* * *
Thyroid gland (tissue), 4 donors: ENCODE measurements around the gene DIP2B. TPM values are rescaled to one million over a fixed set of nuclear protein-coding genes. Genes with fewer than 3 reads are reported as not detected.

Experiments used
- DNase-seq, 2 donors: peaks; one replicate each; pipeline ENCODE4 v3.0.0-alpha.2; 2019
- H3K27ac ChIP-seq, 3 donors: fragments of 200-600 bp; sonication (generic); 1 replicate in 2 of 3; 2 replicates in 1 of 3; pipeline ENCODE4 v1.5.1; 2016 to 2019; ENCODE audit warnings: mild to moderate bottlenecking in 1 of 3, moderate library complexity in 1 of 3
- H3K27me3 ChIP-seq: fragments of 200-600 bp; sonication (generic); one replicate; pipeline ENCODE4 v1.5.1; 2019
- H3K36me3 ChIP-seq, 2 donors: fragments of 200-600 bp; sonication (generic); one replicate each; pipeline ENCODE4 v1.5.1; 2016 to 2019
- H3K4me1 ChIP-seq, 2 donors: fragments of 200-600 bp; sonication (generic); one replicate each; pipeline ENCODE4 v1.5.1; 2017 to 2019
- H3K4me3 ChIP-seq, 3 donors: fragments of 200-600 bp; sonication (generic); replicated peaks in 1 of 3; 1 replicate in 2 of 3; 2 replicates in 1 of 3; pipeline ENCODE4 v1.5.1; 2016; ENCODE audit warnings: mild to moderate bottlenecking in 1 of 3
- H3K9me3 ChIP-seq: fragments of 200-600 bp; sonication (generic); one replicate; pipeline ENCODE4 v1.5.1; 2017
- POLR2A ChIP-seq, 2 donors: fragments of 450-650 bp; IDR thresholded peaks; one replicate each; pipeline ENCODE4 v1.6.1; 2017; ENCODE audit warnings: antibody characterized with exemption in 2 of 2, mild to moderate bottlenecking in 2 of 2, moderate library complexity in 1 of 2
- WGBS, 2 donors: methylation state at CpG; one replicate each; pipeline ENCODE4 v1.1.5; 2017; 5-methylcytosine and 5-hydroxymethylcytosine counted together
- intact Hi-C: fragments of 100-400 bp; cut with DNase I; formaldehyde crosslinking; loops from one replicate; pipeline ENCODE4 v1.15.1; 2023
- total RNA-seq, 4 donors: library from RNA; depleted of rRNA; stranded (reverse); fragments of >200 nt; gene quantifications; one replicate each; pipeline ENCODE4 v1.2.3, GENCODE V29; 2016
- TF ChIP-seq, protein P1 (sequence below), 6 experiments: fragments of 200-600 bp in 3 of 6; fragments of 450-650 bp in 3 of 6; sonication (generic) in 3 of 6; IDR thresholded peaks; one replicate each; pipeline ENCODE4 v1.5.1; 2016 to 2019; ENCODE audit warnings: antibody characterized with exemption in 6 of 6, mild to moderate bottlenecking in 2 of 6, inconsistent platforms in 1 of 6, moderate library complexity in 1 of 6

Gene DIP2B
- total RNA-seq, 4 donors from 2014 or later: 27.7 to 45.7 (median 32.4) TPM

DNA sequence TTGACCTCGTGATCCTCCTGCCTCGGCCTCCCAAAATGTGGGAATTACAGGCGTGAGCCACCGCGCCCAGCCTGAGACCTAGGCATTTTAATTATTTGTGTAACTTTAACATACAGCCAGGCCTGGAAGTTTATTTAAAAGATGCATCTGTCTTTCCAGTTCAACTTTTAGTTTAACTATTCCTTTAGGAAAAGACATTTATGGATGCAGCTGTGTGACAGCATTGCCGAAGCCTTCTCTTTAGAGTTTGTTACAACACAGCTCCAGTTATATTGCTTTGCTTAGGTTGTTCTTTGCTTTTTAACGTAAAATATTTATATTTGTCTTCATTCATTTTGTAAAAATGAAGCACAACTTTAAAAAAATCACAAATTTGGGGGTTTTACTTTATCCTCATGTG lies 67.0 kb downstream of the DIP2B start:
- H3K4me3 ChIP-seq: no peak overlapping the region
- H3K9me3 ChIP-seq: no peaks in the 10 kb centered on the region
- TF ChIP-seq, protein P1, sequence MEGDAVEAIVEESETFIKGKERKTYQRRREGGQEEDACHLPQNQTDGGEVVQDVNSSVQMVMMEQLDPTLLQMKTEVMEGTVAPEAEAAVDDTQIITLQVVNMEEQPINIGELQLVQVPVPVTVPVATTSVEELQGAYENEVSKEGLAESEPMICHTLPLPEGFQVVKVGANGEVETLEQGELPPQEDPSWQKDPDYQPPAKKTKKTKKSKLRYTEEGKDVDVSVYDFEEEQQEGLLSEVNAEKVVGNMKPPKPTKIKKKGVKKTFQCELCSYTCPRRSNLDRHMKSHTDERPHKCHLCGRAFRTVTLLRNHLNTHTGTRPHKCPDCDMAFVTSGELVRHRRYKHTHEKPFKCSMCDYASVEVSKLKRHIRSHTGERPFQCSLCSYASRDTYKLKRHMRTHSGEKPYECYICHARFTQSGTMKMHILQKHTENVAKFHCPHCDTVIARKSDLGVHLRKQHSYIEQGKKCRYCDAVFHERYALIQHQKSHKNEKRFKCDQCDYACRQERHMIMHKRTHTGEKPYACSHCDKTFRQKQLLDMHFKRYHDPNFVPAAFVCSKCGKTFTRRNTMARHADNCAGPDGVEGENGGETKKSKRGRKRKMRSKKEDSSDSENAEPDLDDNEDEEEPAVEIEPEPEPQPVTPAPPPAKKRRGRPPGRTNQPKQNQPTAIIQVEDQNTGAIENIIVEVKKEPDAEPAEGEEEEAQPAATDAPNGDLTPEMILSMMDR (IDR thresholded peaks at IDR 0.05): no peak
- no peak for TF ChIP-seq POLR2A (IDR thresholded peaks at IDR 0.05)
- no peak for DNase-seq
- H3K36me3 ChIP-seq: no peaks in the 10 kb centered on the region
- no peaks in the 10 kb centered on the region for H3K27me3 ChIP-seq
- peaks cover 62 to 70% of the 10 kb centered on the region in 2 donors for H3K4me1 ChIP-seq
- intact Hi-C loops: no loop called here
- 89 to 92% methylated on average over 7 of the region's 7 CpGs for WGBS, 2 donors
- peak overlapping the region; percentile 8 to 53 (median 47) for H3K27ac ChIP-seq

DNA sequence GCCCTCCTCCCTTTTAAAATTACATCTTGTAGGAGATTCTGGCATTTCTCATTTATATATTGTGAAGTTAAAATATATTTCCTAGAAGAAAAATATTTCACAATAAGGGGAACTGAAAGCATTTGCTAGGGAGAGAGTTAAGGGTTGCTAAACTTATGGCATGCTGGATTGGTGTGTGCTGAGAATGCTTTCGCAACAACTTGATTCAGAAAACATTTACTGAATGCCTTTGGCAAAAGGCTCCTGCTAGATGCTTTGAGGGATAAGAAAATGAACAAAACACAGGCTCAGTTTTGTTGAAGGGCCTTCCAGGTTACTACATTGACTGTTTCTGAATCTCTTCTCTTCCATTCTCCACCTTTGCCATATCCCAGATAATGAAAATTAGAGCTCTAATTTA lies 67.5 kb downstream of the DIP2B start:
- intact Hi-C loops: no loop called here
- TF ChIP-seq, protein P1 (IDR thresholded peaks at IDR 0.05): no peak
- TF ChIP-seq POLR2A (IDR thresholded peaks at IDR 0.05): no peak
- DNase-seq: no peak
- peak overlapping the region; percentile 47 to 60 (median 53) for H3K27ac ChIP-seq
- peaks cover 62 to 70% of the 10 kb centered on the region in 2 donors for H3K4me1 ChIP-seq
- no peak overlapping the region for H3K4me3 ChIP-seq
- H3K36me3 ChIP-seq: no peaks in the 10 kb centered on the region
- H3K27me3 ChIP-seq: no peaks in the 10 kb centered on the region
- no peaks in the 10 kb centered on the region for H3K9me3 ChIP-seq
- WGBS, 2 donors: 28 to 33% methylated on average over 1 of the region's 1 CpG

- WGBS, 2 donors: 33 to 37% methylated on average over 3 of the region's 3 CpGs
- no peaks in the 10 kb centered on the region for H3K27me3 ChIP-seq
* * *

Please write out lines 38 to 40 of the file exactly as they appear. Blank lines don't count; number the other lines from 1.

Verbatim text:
- H3K27me3 ChIP-seq: no peaks in the 10 kb centered on the region
- no peaks in the 10 kb centered on the region for H3K9me3 ChIP-seq
- WGBS, 2 donors: 28 to 33% methylated on average over 1 of the region's 1 CpG